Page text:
“Down” features Monica Rambeau, the first woman to take the name of Captain Marvel (though she also frequently abandons it for other generic superhero labels like Photon). I love their sassy, sarcastic interplay and the fact that their bantery rivalry does not paper over the fact that they are friends who will call each other on their shit. It’s a refreshing breath of fresh air from the trope of catty, spiteful female friendships that have plagued comics for a long time.

Check out Captain Marvel. She flies planes even though she can fly under her own power. She has a more messed up personal history than almost anyone in comics. She punches dinosaurs because they’re there to be punched.

And while her costume is now more practical and less swimsuity than ever before, they kept the sash. Because, hell yes.

 

October 27, 2013

Quick note

Filed under: Uncategorized — lexifab @ 9:17 pm

Knackered. Finished the story in time. Sleeping early. Will catch up tomorrow. Good night.

Yes, I could just have Tweeted this.

October 25, 2013

TMoRP Day 9 – Review – Nine Flash Nine by Patrick O’Duffy

I like flash fiction, even though it’s not always done well. By my lights, good flash fiction gets in with one shining idea, fleshes it out with humour or at least sparkling prose, and gets out before anyone notices how thin the concept is. One thousand words or less, all boom.

I like weird fiction. The more off the wall, creepy and surreal the ideas presented, the better as far as I’m concerned. It’s one of the few areas in fiction where I’ll give ground on decent characters and something resembling a plot, if the weirdness is weird enough, or fun enough, or simply something I haven’t seen or thought of before.

Nine Flash Nine, Patrick O’Duffy’s collection of nine flash fiction pieces are mostly a bit weird, even if not all of it could be defined as weird fiction. Or at least very weird mutations of the rather traditional story types they are emulating.

There’s the touring band rocked by murder but more rocked by internal dimness.

There’s a ‘Dear Penthouse Forum’ letter which is epically explicit and hilarious, but decidely unusual.

There’s an invasion by impossibly giant monsters who don’t give a rat’s arse that physics forbids their existence.

There’s one about a ghost moustache.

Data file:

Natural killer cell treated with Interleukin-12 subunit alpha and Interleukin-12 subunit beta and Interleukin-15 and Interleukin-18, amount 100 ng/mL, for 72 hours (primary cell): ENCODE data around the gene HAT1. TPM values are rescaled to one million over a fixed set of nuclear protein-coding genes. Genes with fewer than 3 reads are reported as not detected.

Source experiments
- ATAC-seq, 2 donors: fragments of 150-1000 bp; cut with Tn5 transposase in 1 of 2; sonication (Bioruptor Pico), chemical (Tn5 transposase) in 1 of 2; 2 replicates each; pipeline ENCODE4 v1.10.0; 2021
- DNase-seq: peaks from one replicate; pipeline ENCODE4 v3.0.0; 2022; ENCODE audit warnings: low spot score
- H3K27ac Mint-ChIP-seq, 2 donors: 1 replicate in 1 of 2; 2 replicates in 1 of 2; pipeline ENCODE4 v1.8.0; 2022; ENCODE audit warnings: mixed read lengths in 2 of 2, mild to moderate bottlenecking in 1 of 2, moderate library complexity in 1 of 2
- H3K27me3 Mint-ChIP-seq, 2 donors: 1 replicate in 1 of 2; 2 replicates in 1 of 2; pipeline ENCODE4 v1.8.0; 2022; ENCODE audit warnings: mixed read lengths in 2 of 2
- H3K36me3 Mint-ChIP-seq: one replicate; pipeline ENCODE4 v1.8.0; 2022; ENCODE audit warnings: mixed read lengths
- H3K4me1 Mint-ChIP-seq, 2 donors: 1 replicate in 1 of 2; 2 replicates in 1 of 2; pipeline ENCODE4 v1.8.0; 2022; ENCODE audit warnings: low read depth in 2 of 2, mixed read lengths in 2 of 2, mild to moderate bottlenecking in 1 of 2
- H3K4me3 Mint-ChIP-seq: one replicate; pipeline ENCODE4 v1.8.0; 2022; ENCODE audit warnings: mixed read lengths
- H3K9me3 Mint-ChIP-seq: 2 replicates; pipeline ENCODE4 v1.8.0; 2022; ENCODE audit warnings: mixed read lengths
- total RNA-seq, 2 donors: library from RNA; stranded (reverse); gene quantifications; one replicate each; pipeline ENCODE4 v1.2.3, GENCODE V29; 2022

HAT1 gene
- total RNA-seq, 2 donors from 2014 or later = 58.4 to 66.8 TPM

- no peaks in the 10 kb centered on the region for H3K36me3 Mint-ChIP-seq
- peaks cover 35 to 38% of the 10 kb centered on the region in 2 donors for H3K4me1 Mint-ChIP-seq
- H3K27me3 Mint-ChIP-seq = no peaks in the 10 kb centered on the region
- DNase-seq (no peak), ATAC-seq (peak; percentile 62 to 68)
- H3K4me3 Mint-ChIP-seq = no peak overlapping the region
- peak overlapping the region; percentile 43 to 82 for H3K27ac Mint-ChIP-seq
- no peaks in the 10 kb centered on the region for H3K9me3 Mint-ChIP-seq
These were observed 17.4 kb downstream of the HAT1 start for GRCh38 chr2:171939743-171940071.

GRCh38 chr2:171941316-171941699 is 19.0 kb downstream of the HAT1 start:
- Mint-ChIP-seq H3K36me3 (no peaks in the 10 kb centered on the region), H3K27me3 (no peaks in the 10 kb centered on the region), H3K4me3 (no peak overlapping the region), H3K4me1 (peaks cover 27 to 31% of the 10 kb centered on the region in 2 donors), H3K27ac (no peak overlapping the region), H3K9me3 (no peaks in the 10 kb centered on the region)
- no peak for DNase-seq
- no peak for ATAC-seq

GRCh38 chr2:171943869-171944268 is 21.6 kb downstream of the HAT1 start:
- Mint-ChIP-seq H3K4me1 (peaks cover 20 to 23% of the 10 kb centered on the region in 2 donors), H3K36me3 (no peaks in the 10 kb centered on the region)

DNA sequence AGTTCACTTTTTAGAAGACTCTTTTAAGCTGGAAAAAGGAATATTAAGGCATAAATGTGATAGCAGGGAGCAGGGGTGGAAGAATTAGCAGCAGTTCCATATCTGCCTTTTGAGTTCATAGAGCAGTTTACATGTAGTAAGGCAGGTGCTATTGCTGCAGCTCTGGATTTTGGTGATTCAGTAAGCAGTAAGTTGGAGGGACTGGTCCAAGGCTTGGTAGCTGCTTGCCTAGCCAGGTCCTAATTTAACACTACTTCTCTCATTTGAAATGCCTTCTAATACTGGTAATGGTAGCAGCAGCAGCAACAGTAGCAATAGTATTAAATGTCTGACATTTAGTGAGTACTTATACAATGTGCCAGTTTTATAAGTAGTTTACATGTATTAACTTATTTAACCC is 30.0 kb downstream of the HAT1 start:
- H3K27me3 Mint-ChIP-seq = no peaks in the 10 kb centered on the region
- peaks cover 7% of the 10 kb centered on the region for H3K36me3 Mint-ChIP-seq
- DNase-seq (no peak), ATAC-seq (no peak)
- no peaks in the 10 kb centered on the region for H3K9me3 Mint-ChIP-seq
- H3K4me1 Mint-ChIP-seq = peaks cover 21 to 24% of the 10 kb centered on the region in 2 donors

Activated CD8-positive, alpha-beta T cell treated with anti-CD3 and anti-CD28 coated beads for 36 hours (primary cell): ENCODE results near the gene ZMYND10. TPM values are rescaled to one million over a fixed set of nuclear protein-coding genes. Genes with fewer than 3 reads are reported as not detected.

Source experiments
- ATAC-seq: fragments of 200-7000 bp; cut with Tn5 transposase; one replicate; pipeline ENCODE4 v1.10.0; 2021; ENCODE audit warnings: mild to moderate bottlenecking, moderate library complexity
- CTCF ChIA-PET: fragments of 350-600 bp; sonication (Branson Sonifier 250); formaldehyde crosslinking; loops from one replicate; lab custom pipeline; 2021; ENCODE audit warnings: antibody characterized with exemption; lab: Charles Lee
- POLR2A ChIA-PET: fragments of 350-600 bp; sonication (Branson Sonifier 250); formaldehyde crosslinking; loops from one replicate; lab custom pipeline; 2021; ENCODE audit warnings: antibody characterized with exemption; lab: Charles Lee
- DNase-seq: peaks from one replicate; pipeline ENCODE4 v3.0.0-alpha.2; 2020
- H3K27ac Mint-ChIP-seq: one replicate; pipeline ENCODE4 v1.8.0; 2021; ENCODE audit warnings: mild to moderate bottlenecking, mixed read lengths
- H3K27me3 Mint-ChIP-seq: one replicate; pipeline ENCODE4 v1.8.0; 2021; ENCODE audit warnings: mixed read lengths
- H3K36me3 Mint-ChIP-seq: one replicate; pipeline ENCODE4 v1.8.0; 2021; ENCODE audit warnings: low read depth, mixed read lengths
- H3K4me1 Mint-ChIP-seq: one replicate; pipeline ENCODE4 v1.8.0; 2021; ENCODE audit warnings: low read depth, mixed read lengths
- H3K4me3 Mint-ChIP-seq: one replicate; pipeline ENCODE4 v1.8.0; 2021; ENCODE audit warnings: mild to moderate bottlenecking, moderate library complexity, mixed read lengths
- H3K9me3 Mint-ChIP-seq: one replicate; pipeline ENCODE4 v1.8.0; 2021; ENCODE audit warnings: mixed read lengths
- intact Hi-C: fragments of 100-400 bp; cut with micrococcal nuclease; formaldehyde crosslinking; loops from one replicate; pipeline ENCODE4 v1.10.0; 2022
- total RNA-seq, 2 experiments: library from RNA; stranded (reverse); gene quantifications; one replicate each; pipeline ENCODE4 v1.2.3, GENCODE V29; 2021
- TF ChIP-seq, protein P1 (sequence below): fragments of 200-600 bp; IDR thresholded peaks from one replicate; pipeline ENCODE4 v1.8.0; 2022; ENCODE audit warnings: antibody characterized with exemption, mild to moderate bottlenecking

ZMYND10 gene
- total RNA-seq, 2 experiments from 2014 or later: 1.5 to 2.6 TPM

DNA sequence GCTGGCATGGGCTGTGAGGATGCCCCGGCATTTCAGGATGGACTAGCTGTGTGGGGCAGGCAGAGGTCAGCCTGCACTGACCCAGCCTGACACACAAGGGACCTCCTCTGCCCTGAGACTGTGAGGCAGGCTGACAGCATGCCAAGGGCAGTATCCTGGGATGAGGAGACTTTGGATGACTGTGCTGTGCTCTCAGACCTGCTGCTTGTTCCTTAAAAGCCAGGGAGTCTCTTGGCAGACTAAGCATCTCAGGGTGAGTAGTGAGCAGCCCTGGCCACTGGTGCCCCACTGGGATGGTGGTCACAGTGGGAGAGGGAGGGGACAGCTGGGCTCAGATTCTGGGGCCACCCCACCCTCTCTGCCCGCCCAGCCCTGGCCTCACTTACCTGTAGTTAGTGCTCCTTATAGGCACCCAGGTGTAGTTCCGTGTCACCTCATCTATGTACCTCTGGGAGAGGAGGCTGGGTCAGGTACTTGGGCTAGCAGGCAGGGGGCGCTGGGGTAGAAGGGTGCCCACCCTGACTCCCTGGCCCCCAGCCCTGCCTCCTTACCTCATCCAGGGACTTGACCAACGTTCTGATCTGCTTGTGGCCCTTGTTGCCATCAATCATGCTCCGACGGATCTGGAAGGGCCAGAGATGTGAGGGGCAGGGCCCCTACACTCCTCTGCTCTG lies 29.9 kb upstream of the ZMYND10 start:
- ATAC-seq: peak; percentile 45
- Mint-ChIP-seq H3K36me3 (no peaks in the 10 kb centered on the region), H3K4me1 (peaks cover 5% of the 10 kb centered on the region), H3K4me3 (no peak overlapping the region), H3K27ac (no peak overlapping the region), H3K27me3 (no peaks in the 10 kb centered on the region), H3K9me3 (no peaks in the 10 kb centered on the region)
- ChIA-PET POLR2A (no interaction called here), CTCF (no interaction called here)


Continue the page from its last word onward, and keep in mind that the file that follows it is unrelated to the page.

There’s five other stories. One simple idea per story, executed well. O’Duffy’s a writer who has fun with his language. These stories gleam with his trademark wit and insight and the occasional moment of well-directed snark. Like all good flash fiction, they’re gone way too soon.

The other thing is – look, the collection is a buck on Smashwords, so it’s not a huge investment. Personally I would recommend browsing his entire self-published catalogue. There’s good stuff in there, of which I’ve reviewed several pieces. (I read this back in March, and I feel kind of bad that it’s taken me this long to recommend it. But I do recommend it, because it’s a delight).

October 31, 2012

MRP Day 31 – Writing every day

The Month of Relentless Positivity comes to an end in a few hours and, wow, I caught up. I came into the month with the plan to write a blog post every day, and on average I succeeded. This Halloween entry brings the tally up to the requisite target number, even if I did have to double up over the last couple of days to make up for some slow days.

To be honest I expected to fall short. Not because it was an especially hard target to meet, but because I knew there would be days when I was too busy or tired in the evenings for writing. I had a further cunning notion that I might not stockpile a few extra entries ahead of time, and what do you know, I’m more cricket than ant.

No surprise there.

I got what I wanted out of the exercise though. I got back into the habit of sitting down and hitting the keyboard, more or less every day, and pumping out words to some specific purpose. Sure, there were probably a few days – okay, probably more than just a few – when I was more or less going through the motions to meet an artificial goal.